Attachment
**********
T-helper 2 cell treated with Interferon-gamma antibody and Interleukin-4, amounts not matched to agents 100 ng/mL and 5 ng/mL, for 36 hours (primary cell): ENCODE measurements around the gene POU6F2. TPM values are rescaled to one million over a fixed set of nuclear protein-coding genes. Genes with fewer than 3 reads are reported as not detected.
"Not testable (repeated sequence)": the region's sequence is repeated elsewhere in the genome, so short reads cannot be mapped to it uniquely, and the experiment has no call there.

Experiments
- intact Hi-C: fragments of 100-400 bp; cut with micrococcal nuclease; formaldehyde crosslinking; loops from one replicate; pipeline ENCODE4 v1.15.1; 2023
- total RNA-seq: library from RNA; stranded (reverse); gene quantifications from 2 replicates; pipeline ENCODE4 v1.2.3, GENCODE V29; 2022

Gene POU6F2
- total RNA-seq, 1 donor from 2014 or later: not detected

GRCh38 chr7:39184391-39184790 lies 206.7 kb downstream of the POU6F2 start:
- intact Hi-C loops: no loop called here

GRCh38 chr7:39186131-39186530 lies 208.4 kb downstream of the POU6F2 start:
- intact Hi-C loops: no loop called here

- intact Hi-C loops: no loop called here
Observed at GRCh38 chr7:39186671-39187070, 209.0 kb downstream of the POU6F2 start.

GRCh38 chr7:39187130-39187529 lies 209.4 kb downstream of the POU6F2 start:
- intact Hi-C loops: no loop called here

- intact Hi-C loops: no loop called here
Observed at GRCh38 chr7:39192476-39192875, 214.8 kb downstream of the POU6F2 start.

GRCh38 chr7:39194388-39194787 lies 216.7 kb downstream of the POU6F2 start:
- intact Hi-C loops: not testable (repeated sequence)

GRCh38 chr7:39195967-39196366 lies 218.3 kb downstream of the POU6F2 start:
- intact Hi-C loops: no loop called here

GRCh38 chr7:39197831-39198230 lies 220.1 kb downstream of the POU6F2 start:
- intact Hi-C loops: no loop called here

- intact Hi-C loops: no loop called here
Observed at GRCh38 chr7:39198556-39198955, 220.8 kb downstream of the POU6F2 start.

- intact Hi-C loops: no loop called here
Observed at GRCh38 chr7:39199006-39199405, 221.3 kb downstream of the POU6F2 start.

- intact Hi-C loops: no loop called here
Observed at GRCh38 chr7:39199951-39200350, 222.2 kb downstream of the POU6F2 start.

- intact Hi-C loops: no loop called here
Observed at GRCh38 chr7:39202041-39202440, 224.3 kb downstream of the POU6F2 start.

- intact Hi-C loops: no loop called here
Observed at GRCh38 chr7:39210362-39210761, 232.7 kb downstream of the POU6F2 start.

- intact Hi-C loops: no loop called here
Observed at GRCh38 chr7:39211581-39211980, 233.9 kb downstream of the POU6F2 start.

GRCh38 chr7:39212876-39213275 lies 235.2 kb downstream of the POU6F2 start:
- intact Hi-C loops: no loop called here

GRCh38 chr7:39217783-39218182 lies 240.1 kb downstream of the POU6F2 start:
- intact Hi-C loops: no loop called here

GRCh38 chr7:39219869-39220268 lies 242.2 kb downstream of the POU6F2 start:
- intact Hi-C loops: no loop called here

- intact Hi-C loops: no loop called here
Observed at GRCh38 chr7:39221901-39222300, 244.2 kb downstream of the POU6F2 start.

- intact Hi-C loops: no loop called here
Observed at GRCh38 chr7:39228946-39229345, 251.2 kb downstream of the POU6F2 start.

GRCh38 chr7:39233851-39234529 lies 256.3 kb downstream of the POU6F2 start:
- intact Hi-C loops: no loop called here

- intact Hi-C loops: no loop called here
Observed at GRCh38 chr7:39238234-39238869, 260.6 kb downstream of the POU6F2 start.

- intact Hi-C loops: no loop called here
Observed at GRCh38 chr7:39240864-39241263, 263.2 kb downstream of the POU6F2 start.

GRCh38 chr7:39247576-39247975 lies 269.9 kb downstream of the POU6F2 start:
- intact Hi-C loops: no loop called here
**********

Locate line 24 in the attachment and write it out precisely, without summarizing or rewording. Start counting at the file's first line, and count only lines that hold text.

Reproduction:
- intact Hi-C loops: no loop called here